What legal rights do I have when purchasing items online?
Legal Rights with Online Purchasing
Since June 2014, contracts for the purchase of goods and services within England and Wales have been regulated by the Consumer Contracts (Information, Cancellation and Additional Charges) Regulations 2013. These regulations apply to transactions between; one, a consumer (an individual acting for non-business purposes) and two, a trader (someone acting for business or professional purposes). These transactions can be conducted ‘on-premises’ but also to transactions conducted online or ‘distance contracts’.
The Regulations do not extend to items purchased through a public auction, which includes purchases through online auction sites, such as eBay.
A trader is obliged to give the prospective purchaser certain prescribed information. This includes:
- The seller’s name and address
- Description with the main characteristics of the goods or services being offered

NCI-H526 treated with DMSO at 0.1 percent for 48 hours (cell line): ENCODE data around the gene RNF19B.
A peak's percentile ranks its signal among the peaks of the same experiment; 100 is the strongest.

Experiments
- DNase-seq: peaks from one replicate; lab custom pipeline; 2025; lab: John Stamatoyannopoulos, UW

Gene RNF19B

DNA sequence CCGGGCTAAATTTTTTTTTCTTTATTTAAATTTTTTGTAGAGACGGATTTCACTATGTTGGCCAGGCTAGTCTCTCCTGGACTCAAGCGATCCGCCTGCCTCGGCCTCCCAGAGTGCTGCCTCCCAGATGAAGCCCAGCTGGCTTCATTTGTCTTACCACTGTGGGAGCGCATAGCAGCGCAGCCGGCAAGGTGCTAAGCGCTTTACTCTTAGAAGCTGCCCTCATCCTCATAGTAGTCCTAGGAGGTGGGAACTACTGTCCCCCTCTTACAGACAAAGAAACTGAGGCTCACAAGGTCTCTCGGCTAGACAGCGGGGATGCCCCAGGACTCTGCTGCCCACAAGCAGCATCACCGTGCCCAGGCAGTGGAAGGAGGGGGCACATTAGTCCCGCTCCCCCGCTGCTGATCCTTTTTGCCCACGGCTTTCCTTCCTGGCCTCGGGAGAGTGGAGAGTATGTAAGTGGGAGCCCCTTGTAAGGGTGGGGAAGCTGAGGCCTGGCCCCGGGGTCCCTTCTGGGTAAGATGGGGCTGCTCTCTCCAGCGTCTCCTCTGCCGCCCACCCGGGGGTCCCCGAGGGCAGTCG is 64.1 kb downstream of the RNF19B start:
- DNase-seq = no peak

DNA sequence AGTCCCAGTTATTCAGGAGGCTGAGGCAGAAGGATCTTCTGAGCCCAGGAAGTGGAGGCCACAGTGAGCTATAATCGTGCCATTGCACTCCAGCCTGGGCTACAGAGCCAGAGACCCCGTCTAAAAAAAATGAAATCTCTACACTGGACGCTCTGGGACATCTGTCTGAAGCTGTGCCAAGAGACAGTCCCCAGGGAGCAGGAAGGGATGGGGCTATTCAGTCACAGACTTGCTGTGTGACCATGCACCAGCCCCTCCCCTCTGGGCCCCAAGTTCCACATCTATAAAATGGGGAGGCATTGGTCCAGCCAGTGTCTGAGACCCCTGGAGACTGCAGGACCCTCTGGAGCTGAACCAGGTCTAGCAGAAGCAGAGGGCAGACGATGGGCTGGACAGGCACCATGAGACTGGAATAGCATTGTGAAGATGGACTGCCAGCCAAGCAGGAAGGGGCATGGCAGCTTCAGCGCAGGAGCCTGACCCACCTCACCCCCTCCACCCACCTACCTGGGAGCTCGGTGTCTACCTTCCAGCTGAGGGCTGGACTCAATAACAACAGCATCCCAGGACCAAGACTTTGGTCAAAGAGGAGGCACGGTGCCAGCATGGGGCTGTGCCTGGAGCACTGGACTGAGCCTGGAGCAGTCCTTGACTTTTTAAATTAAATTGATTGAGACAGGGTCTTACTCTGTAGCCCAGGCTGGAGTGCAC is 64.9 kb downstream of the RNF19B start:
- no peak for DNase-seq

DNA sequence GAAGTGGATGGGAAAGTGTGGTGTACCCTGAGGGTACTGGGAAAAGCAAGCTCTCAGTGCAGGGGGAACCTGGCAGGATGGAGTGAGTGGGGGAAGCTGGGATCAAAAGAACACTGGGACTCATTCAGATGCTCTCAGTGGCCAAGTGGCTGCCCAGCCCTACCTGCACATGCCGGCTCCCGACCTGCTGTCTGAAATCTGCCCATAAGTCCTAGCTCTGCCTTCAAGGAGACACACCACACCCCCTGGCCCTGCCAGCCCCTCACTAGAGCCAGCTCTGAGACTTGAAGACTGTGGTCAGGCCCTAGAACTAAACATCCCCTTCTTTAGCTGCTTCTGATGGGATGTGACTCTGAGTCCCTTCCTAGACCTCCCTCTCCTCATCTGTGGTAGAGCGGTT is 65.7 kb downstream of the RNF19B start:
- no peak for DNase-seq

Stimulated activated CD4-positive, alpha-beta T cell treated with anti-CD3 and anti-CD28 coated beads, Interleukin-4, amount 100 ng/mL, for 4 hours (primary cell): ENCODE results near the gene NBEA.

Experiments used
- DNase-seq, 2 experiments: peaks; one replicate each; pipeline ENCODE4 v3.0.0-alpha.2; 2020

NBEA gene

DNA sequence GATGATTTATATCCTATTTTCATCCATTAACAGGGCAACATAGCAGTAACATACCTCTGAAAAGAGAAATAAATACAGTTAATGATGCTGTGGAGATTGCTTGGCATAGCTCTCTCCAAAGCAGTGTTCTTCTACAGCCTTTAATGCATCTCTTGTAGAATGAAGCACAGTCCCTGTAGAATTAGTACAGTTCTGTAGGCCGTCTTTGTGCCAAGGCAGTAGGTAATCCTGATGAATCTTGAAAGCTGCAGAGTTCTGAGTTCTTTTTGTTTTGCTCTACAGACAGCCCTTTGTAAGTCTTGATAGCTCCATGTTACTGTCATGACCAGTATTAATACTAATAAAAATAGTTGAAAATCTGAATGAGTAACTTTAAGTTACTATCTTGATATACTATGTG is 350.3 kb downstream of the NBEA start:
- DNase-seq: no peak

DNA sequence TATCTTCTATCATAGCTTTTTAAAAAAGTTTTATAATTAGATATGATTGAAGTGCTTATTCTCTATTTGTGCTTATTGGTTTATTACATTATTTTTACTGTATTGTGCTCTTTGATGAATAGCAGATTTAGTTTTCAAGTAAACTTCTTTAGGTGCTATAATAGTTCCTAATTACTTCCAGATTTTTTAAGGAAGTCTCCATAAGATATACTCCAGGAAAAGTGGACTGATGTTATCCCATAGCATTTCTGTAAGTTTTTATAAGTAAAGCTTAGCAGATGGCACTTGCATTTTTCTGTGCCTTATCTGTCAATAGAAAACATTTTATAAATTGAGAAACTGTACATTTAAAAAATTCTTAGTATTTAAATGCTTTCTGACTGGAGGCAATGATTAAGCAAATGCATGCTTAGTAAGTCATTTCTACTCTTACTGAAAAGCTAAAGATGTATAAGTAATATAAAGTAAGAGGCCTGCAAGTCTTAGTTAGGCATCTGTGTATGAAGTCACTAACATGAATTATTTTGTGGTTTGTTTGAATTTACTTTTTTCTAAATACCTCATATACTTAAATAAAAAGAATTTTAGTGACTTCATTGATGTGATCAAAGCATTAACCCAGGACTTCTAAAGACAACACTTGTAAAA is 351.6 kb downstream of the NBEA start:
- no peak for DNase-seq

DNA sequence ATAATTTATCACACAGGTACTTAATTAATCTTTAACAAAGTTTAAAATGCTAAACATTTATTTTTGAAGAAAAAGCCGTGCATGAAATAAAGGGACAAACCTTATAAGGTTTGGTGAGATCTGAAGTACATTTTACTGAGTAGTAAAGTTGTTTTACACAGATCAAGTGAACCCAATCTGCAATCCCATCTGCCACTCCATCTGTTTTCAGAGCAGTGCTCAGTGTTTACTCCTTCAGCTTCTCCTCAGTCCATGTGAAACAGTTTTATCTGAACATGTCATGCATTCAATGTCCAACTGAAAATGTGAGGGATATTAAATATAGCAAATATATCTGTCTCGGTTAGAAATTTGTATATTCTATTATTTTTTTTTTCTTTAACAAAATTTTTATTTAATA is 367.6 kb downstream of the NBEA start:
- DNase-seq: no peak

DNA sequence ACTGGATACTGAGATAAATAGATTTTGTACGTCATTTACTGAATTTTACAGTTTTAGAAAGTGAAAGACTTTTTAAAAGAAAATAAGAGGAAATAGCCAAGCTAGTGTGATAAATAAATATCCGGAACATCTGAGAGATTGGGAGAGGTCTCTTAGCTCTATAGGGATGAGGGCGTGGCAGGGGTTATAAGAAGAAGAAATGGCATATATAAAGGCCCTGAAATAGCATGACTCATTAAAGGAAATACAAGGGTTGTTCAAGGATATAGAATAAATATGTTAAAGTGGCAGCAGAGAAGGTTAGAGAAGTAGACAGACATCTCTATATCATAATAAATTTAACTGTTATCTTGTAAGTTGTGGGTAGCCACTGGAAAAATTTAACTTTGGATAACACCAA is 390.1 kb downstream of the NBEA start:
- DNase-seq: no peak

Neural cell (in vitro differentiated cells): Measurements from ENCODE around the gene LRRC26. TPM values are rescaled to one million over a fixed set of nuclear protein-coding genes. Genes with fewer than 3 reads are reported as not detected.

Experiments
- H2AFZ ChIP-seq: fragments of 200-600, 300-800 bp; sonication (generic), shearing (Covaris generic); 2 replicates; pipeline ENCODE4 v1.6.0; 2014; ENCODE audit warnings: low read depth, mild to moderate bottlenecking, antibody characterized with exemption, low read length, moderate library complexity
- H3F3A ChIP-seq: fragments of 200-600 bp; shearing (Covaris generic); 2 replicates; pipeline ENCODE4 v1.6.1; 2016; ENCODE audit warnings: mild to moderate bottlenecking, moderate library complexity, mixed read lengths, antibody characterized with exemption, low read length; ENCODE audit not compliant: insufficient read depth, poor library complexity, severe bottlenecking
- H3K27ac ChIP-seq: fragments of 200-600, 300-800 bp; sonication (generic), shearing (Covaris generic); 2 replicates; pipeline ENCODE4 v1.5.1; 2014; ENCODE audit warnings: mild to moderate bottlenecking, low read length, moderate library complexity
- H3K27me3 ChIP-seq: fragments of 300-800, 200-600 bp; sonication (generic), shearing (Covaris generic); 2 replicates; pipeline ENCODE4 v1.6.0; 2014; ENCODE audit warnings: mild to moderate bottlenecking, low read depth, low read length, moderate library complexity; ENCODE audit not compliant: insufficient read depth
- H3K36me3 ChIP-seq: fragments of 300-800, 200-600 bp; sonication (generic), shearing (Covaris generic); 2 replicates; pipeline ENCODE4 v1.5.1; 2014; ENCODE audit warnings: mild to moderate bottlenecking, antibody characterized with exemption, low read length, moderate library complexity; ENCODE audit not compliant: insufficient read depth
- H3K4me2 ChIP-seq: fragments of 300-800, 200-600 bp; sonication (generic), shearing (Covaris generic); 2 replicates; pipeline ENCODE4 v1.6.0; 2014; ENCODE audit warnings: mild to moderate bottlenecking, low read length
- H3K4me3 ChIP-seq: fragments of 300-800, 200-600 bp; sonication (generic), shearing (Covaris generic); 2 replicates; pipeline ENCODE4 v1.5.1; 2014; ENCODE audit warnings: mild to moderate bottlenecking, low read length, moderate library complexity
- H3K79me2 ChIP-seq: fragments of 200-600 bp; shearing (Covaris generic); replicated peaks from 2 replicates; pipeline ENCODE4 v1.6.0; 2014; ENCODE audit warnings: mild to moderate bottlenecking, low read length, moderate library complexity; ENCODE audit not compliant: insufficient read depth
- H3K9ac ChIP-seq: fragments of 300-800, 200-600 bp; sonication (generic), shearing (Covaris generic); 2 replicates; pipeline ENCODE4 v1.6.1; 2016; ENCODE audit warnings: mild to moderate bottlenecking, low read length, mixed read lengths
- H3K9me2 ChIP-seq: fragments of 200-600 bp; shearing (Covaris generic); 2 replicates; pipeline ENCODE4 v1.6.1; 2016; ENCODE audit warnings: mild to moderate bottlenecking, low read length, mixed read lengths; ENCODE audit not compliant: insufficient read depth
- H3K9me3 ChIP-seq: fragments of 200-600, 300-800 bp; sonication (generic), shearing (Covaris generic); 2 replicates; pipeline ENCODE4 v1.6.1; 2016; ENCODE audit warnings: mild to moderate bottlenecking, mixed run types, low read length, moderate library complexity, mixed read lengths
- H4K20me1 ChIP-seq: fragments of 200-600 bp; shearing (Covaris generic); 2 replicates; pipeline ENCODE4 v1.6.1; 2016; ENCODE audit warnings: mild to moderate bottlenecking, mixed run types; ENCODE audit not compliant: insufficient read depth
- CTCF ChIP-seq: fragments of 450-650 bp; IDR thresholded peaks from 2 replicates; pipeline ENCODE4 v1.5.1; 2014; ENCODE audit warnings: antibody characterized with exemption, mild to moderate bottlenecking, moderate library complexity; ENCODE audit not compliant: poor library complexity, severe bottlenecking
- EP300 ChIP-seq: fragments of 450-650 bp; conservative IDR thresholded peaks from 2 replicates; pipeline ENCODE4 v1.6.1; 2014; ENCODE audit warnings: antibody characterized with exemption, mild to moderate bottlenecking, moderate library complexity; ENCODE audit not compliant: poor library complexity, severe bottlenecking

- The total cost of the item to be purchased
- Any delivery charges and, if applicable, the minimum contract length
If there is a complaints policy or a cancellation policy this must also be provided to the consumer.
Generally, there is a 14-day cancellation, or cooling-off, period. From when that period runs depends upon the type of goods or services purchased. It can either be from when you entered into a contract for services or when the goods purchased were delivered. However, there are some exceptions and importantly, these rights only apply to the original purchaser and the store may ask the original purchaser return it.
If you are experiencing any difficulties concerning a contract you have entered into online or would like further information and advice regarding your legal rights when purchasing online, please contact the Dispute Resolution team.
Hugh Storry Deans
Head of Dispute Resolution